• Multimedia: Unlike your resume… LinkedIn can include multimedia in the summary or job descriptions. I’m talking about videos of you presenting, interviews you’ve done, projects you’ve worked on (minus proprietary information), articles you’ve been quoted in or have published, etc.

If you work with me, I’m going to pair you with my outstanding LinkedIn branding specialist who will spruce you up, piece together your narrative, and target your LinkedIn page in your new direction.

Reason #6: Apply & Run Fail

You: “Betty, I applied to 15 job postings last week!”

Me: “Amazing! What did the follow up look like?”

You: ……

Sister, this is where the magic happens.

Get yourself some LinkedIn Premium action so you have Inmail credits. Search on your target company’s LinkedIn page for potential hiring managers. Message everyone who might fit the bill with a love note like this…

Hi Marie! 

My name is Jane Smith and I’m currently the Senior Manager of Communications at SEPHORA. I am interested in learning more about the position for Director of Communications at Google. Could you point me in the right direction with whom I could share my resume and learn more about this role? Here is my communications portfolio for your references: visualcv/janesmith.com

Thank you Marie! 

Jane Smith

And attach your resume to the message.

Your goal one way or another is to speak to a HUMAN.

Reason #7: Not Leveraging Your Network

Broken record alert: 70-80% of jobs are landed through networking. So get hopping!

  1. Hop on your Alma mater LinkedIn page and search all alumni for people working at your targeted company. Send them a short note like this… “Hi John. My name is Jane Smith. I’m a fellow graduate of UW-Madison (looks like we graduated around the same time!) {or insert some other personal detail here to make it sound less robotic} I’m a Client Service Executive with 7 years experience. I noticed a position opened at your company for a Client Service Executive. I had a couple questions about the role – would you by chance, be able to connect me to the right person so I could learn more about the role? Thank you so much John! 
  2. Now take a look at the Job Posting on LinkedIn. It will state which connections you have that work there. Reach out with a similar message to the one above, asking if they can point you in the right direction to learn more about the role.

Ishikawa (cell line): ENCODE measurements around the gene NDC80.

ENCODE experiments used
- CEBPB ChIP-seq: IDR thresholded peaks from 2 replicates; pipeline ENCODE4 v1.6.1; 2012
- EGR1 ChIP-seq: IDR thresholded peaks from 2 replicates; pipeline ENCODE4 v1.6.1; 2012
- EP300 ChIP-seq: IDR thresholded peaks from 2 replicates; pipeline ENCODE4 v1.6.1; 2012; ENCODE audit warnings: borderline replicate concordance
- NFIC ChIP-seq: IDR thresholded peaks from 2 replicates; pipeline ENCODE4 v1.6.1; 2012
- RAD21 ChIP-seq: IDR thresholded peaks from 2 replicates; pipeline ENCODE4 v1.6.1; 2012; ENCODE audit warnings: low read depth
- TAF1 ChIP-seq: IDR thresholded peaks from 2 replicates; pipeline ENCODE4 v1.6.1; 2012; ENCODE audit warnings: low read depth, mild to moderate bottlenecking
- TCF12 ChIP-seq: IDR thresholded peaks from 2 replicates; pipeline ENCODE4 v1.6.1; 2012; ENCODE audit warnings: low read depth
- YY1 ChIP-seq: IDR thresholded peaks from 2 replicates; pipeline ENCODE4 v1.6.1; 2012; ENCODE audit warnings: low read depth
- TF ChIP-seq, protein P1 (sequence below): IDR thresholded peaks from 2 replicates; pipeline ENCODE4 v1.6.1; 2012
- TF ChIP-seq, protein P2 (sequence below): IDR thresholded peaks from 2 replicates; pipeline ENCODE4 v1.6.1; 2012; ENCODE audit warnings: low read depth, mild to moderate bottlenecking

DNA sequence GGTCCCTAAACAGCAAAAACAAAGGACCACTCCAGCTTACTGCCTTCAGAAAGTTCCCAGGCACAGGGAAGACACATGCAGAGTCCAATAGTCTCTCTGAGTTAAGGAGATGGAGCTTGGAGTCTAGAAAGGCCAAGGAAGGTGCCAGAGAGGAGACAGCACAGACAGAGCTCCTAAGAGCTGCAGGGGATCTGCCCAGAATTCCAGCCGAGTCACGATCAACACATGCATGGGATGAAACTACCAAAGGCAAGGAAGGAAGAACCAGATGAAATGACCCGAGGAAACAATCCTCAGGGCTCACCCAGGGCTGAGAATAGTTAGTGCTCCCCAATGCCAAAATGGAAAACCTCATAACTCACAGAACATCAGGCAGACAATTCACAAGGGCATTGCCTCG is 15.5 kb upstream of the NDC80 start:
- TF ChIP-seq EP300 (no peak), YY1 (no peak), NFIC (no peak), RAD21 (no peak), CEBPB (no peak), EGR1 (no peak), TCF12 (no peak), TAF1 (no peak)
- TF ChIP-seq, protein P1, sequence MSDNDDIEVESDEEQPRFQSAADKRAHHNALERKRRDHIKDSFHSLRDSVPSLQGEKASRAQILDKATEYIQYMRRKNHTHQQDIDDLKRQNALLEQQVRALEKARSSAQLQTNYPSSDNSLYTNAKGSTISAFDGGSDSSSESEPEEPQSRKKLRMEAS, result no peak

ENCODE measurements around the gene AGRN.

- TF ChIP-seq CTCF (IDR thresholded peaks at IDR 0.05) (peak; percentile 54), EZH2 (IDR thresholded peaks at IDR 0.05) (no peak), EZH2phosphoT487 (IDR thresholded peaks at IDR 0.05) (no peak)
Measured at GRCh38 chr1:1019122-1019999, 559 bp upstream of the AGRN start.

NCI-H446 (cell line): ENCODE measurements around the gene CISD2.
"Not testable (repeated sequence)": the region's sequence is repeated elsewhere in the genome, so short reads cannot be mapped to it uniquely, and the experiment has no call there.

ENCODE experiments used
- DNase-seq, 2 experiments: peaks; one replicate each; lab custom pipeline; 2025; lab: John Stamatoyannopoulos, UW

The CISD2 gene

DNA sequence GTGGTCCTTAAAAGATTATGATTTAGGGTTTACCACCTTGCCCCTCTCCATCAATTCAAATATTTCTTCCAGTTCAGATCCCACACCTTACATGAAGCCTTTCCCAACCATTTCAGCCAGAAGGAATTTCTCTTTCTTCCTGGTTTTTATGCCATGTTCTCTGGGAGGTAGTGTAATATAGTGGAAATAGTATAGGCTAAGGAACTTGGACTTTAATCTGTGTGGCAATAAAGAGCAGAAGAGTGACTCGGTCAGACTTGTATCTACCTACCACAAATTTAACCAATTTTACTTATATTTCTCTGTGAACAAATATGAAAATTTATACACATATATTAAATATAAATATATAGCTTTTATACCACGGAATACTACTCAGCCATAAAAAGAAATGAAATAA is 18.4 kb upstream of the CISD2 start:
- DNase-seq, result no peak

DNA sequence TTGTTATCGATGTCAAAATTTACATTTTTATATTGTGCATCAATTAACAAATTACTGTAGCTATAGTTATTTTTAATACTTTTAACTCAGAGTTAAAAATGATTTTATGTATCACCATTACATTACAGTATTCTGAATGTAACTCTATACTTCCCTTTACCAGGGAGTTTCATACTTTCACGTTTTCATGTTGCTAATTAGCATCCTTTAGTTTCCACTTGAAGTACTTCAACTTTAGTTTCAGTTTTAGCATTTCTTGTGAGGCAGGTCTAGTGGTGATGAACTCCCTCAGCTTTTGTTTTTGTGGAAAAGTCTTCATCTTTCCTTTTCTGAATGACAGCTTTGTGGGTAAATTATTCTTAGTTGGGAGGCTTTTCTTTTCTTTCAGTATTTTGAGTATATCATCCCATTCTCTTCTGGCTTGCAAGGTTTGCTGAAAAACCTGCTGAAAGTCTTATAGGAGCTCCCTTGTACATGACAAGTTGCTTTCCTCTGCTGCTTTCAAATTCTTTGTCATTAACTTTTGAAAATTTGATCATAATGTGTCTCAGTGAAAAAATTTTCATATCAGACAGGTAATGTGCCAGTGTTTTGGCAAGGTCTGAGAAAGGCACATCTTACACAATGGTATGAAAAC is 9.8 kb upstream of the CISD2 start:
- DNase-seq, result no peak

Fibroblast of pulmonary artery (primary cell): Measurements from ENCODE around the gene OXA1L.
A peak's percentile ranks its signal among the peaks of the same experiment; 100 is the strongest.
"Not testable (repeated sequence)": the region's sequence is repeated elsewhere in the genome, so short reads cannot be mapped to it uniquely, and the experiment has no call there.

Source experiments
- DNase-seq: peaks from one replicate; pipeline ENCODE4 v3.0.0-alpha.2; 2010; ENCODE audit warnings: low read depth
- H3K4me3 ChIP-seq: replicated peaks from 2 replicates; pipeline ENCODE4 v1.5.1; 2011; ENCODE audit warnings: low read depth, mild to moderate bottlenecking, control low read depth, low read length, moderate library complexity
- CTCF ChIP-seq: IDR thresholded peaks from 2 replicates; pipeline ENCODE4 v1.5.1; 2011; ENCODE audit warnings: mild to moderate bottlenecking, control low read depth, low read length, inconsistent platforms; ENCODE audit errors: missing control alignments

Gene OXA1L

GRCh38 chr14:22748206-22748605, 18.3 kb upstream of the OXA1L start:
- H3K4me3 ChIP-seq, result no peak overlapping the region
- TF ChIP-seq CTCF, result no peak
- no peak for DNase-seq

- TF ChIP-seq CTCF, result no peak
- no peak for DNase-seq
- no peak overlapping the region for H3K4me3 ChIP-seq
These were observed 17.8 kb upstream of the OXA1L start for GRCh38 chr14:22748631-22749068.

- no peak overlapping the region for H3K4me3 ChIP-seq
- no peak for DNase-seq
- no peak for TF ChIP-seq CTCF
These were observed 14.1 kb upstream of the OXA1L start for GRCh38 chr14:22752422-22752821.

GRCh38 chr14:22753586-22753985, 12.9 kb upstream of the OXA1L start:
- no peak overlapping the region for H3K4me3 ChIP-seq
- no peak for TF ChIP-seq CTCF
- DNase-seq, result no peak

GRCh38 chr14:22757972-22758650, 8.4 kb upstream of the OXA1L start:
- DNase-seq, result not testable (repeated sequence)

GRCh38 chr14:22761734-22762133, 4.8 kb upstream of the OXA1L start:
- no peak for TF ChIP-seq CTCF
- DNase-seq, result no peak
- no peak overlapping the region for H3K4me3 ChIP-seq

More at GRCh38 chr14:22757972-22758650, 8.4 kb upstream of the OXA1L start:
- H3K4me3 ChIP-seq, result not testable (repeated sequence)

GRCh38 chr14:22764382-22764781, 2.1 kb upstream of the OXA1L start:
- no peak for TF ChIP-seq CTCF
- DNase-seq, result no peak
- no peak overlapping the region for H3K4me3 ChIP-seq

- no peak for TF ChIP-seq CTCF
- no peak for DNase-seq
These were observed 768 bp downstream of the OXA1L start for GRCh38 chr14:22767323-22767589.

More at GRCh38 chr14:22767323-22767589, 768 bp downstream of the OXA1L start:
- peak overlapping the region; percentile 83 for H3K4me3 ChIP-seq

3. Now let’s talk about your PRIMARY network. You know… your people. Your previous colleagues, lawyer, financial advisor, neighbor, cousin… you get the drift. Do they know you are searching for a role? Do they know what companies or types of roles you are targeting? Have you asked them if they know anyone at these companies you could chat with to learn more about what it’s like to work there? Make it easy for them to help you. You never know if your lawyer’s wife works at XYZ company you are targeting.

Reason #8: Standing Out In The Crowd

Are you doing what is needed to stand out in a stack of resumes?

Glassdoor is telling me that on average, each corporate job offer attracts 250 resumes. Of those candidates, 4 to 6 will get called for an interview.

  1. Request LinkedIn testimonials from colleagues, previous leaders, direct reports, clients, etc. You may even consider including one on your resume.
  2. Build an online portfolio. Sharing a link to your portfolio is a great way to stand out with the follow up message. Check out visualcv.com
  3. Create a Value Validation Project (Google Austin Belcak for full details.) Essentially you are identifying the company / department pain points and creating a mini project or deck outlining the framework of how you’d solve it. It’s not about getting the answer “right.” It’s about showing that you are a problem solver who goes the extra mile. It’s about showing them how you think. It’s about standing out.

Reason #9: Level Up Your Skillz 

Print out 6 job descriptions of roles you are targeting (same titles / different companies.)

Highlight the requirements they have in common.

Do you have those?

Spoiler: You don’t need to have ALL requirements. So don’t let that stop you from applying.

HOWEVER, when it comes to getting those job skills, what are you waiting for? For the magic job fairy to grant you an opportunity to obtain those skills/experiences for your portfolio?

Don’t wait. Go out and get those things now.

  1. Take a course or certification that will make you a better candidate. If you are currently working a full time role, then moonlight.
  2. At your current job, request to be placed on projects that allow you to flex that muscle. Now you can add that project to your resume and talk it up in your interviews.
  3. Freelance on the side. Find small companies that could really use someone’s help and offer to work at a lower rate in order to gain the experience and perhaps receive a reference.

Bottom line, do WHATEVER it takes to get that experience. It’s not up to others to grant you that experience. It’s up to YOU to go out and get it.

Reason #10: Ditch the Lone Wolf Mentality

Get help getting your foot in the door! We hire nail technicians to paint our nails. Hair stylists to dye our hair. Landscapers to pretty up our yards. Accountants to do our taxes. What in the world (besides family & health) could be more important than your career?

INVEST in your career future and hire a career coach, my friend.

And buckle up. Because I’m bringing my army with me: an expert executive resume writer, a LinkedIn branding specialist, and yours truly – your dream career coach.

HAVE I LIT A FIRE UNDERNEATH YOU YET?

Start the discovery process to uncover what your dream career truly is